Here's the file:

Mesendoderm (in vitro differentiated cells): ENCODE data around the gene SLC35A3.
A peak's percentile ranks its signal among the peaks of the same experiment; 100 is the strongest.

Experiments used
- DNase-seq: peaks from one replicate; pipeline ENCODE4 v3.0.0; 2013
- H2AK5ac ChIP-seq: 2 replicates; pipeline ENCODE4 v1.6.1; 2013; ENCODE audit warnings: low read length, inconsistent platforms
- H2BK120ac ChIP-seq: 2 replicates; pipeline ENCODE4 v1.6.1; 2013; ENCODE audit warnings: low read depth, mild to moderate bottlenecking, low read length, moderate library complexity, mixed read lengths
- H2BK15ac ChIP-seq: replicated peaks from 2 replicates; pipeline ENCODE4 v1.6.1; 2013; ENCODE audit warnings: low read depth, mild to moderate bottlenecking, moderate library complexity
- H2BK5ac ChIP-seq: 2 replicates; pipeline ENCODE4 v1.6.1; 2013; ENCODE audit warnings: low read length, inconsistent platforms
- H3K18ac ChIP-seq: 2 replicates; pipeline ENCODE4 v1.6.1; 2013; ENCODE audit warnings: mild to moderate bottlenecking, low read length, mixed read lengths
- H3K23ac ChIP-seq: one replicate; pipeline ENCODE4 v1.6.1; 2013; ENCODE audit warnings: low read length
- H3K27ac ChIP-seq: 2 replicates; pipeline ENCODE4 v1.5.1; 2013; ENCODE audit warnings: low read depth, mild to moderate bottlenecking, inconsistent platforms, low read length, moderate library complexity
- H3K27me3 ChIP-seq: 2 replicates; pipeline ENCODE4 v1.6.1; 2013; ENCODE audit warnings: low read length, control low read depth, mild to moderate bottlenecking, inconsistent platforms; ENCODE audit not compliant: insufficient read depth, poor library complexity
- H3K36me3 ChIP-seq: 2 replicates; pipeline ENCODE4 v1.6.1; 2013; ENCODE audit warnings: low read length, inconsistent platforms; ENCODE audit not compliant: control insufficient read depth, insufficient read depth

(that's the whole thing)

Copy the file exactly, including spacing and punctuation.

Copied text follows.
Mesendoderm (in vitro differentiated cells): ENCODE data around the gene SLC35A3.
A peak's percentile ranks its signal among the peaks of the same experiment; 100 is the strongest.

Experiments used
- DNase-seq: peaks from one replicate; pipeline ENCODE4 v3.0.0; 2013
- H2AK5ac ChIP-seq: 2 replicates; pipeline ENCODE4 v1.6.1; 2013; ENCODE audit warnings: low read length, inconsistent platforms
- H2BK120ac ChIP-seq: 2 replicates; pipeline ENCODE4 v1.6.1; 2013; ENCODE audit warnings: low read depth, mild to moderate bottlenecking, low read length, moderate library complexity, mixed read lengths
- H2BK15ac ChIP-seq: replicated peaks from 2 replicates; pipeline ENCODE4 v1.6.1; 2013; ENCODE audit warnings: low read depth, mild to moderate bottlenecking, moderate library complexity
- H2BK5ac ChIP-seq: 2 replicates; pipeline ENCODE4 v1.6.1; 2013; ENCODE audit warnings: low read length, inconsistent platforms
- H3K18ac ChIP-seq: 2 replicates; pipeline ENCODE4 v1.6.1; 2013; ENCODE audit warnings: mild to moderate bottlenecking, low read length, mixed read lengths
- H3K23ac ChIP-seq: one replicate; pipeline ENCODE4 v1.6.1; 2013; ENCODE audit warnings: low read length
- H3K27ac ChIP-seq: 2 replicates; pipeline ENCODE4 v1.5.1; 2013; ENCODE audit warnings: low read depth, mild to moderate bottlenecking, inconsistent platforms, low read length, moderate library complexity
- H3K27me3 ChIP-seq: 2 replicates; pipeline ENCODE4 v1.6.1; 2013; ENCODE audit warnings: low read length, control low read depth, mild to moderate bottlenecking, inconsistent platforms; ENCODE audit not compliant: insufficient read depth, poor library complexity
- H3K36me3 ChIP-seq: 2 replicates; pipeline ENCODE4 v1.6.1; 2013; ENCODE audit warnings: low read length, inconsistent platforms; ENCODE audit not compliant: control insufficient read depth, insufficient read depth